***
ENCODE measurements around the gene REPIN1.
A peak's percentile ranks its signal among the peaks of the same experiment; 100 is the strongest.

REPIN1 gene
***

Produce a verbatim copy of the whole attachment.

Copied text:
ENCODE measurements around the gene REPIN1.
A peak's percentile ranks its signal among the peaks of the same experiment; 100 is the strongest.

REPIN1 gene